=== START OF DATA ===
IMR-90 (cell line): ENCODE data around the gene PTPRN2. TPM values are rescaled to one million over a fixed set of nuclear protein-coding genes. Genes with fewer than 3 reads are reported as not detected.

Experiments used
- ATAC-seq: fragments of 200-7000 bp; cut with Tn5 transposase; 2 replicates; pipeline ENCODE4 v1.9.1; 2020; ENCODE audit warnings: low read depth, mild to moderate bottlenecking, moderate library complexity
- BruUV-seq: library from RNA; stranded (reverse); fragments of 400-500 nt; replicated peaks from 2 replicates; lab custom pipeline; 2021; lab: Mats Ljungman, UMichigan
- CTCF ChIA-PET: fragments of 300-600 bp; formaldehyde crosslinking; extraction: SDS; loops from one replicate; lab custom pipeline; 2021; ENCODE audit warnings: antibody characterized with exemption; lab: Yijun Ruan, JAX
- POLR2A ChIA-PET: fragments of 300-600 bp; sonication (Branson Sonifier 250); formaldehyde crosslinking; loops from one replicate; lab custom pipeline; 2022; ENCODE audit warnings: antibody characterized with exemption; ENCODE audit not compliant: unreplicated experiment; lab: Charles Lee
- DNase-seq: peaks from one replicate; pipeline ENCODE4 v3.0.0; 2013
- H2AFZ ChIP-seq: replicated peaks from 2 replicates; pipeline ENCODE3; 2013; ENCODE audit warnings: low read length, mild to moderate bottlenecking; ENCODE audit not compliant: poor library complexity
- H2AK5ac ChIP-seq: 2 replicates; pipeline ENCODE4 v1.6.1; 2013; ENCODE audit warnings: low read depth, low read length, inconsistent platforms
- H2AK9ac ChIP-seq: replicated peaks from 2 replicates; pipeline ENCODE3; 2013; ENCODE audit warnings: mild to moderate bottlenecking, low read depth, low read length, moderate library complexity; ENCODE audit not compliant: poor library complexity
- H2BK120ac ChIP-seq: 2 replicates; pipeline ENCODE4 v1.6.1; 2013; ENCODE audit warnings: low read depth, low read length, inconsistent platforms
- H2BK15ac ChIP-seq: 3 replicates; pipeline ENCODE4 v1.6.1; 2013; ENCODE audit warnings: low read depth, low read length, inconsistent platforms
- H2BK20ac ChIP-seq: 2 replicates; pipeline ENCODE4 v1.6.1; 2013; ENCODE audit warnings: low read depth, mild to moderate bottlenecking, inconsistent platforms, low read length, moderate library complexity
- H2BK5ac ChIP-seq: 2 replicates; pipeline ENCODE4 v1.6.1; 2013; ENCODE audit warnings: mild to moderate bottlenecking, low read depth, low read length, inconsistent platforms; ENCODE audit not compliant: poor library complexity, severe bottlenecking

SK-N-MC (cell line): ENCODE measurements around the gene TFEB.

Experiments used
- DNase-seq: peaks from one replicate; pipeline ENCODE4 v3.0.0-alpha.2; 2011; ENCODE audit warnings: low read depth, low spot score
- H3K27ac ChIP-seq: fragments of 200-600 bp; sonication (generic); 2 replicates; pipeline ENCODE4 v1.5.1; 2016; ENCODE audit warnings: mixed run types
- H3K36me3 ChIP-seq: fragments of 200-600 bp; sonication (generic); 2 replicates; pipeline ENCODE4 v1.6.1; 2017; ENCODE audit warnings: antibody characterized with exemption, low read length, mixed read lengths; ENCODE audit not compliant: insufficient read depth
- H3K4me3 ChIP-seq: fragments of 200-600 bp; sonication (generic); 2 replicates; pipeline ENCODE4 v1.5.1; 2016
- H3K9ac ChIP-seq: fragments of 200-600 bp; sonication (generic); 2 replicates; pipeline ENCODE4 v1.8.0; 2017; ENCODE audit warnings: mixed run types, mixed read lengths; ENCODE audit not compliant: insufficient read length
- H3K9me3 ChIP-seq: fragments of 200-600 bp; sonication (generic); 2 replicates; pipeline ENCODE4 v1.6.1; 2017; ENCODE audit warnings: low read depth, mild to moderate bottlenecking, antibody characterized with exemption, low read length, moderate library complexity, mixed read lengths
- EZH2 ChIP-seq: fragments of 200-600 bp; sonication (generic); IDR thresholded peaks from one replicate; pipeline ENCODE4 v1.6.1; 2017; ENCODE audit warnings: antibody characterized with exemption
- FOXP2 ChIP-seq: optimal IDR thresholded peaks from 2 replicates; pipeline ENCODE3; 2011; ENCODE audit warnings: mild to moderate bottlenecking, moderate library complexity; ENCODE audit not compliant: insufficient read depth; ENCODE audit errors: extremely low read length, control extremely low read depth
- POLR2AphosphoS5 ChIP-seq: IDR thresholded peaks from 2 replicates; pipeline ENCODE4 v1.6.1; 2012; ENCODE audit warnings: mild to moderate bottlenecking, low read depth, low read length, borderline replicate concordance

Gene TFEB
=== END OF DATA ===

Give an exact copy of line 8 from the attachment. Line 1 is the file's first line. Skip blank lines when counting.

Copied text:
- H2AFZ ChIP-seq: replicated peaks from 2 replicates; pipeline ENCODE3; 2013; ENCODE audit warnings: low read length, mild to moderate bottlenecking; ENCODE audit not compliant: poor library complexity